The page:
The third narrative did not show up much in the news reports. Formally it represents the view of the disability community, which insisted that the diminution of Terri, the assumption that she was better off dead, is precisely the problem with the American medical and legal systems and much of American bioethics. The disability community insisted that the problem was not with those who wanted to do what Terri wanted; it was with the assumption that the only rational thing to want in such a circumstance is to die. Indeed, some people with disabilities insisted that it is arrogant to assume that anyone can know how they will think about these matters before they are actually disabled. Too often, according to this community, people change their minds and find that they are willing to live with conditions that they thought intolerable when they were well. Advocates for people with disabilities are able to relate many such stories. They say that we and the instruments of the law should open ourselves to these voices.
These narratives highlight how difficult it is in some cases to affirm both of our intuitions about caring for people who have such severe disabilities.
Another dispute highlighted by the Schiavo case has to do with nutrition supplied by means of medical intervention. Terri was being fed through a tube. She was not on a ventilator, but she did require skilled nursing care. She had lived a long time in this condition and might have lived many years more. In this context, was the nutrition supplied through the tube a medical intervention like other medical interventions, or was it a form of the ordinary care that is owed every human being? If it is the latter, then many would argue that such care should not be withheld or, once started, withdrawn.
There is a related matter. Too often Americans give medical treatment not for the benefit of the person treated but in order to assure themselves that they are doing everything that can be done. That attitude leads to circumstances in which treatment continues long past the time when it might lead to good effects or when the person would have wanted the type of care being provided.
This is particularly true with cases of persistent vegetative state and with many forms of dementia. In conversation with European colleagues, I am reminded that one of the differences between U.S. health care and that of other countries is the number of persons in this country with dementia who are on feeding tubes. In the past, patients with dementia often died of starvation because they could not feed themselves or even be fed. We seem to think that interrupting this dying process by feeding the patient through a tube is the only reasonable choice. I do not think that the only thing to do in such cases is to discontinue medical care, but it is true that there are multiple options in these situations, and all too often some of these options go unexplored.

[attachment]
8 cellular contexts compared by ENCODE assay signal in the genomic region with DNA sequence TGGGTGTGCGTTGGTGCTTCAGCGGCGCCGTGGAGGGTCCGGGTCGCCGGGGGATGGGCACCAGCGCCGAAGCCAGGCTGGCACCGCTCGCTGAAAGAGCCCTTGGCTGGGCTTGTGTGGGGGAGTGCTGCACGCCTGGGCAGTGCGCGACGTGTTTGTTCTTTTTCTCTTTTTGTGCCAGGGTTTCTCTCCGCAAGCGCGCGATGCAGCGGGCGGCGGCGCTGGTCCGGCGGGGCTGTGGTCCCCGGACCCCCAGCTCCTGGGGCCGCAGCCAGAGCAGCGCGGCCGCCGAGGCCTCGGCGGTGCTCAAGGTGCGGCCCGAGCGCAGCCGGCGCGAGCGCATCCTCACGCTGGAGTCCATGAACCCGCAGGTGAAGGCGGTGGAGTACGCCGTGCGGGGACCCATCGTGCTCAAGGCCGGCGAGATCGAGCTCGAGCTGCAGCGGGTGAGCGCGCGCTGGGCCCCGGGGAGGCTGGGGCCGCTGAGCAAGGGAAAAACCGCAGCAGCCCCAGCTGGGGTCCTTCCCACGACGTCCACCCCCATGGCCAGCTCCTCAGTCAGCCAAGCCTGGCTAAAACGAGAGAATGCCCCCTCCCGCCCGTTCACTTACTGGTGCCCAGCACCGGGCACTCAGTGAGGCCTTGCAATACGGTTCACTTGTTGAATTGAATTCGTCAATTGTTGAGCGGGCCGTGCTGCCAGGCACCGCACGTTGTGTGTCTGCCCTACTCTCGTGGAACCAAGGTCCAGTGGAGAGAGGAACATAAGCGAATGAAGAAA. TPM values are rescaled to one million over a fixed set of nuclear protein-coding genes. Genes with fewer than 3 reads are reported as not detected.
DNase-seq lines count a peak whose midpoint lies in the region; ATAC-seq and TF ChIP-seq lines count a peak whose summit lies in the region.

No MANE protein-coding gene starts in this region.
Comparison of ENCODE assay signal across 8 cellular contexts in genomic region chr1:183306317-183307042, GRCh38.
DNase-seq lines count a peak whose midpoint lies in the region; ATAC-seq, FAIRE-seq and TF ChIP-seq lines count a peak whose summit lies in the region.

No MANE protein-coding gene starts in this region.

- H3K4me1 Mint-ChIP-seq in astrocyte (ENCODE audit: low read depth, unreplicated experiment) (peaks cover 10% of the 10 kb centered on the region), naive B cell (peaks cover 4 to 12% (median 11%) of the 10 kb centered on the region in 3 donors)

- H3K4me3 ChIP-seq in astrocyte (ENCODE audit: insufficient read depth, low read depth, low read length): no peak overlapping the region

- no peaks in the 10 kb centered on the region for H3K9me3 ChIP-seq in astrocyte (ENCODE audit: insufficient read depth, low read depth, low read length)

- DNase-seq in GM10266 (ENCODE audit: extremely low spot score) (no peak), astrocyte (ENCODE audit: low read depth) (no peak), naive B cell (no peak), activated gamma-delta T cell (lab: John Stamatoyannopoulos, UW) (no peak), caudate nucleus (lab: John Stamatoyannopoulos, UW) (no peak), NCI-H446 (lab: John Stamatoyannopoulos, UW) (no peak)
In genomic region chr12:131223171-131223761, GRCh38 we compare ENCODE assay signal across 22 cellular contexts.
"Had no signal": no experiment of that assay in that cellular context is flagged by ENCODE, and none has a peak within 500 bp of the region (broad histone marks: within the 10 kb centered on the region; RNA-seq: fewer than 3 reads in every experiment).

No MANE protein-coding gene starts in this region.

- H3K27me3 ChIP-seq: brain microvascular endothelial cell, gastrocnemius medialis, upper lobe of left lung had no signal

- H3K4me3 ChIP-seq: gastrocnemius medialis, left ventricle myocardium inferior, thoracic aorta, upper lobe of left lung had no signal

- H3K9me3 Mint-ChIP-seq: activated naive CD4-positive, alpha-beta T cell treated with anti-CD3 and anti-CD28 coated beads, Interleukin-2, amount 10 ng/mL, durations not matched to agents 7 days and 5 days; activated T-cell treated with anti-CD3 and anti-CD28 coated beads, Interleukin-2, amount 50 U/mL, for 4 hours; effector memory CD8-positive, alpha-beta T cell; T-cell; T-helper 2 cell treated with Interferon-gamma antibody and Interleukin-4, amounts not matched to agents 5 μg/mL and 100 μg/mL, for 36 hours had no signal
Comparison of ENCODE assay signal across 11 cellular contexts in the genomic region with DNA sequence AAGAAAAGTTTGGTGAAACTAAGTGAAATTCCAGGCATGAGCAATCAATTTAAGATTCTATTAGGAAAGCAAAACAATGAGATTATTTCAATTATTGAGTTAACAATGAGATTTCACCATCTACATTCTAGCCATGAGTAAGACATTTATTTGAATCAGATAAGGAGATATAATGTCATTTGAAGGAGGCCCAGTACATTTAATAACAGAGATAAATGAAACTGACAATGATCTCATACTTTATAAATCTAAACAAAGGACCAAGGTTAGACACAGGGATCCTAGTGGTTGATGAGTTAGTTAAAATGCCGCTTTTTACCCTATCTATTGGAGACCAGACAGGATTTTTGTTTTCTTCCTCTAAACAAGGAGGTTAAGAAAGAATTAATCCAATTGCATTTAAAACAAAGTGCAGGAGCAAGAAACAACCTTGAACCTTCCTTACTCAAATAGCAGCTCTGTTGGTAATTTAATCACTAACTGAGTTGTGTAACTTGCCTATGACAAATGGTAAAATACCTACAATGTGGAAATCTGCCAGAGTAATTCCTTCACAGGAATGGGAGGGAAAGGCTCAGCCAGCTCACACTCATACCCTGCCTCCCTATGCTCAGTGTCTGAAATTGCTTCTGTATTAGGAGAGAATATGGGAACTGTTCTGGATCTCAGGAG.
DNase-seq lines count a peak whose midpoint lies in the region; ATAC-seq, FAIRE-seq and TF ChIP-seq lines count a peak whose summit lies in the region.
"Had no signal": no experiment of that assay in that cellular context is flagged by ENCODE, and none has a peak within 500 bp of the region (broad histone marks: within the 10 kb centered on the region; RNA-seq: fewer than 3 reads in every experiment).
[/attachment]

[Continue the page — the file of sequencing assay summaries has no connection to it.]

Various measures could have been taken at various times during Terri Schiavo’s long years of disability. Possibilities that were bypassed before 2005 might have led to a different kind of outcome. For example, in a guardian report filed with the court in 1998, the guardian argued that Terri’s husband and her parents had conflicts of interest in her case. He suggested that the court appoint a neutral third party to make decisions regarding her medical treatment, but the court declined to do this. If a third party had been appointed, it might not have changed the outcome with respect to the nutrition and hydration being discontinued, but it might have changed the public perception about the neutrality of the decision makers.
So how should we respond to such a long dying? Too often we merely default to the first narrative and prepare advance directives of one sort or another. That is a start, but it is not enough. More needs to be done. We need to become involved in conversations about dying and about how care for the dying must be changed in our culture.
Churches could begin and sustain these conversations. These do not have to be grand events; an annual sermon about dying and a workshop on practices that the congregation can put in place to support the ill and their families would be a place to start. So too would a lecture on how we die in the United States and what that means for us. Will we be hospice volunteers or supporters of the families of people who are ill? Any of these practices could be a beginning. Some communities knit prayer shawls for the sick; others train hospital visitors. We cannot know where such conversations and the resultant practices would lead, but we never know where interesting journeys will take us. That uncertainty is no excuse for failing to begin.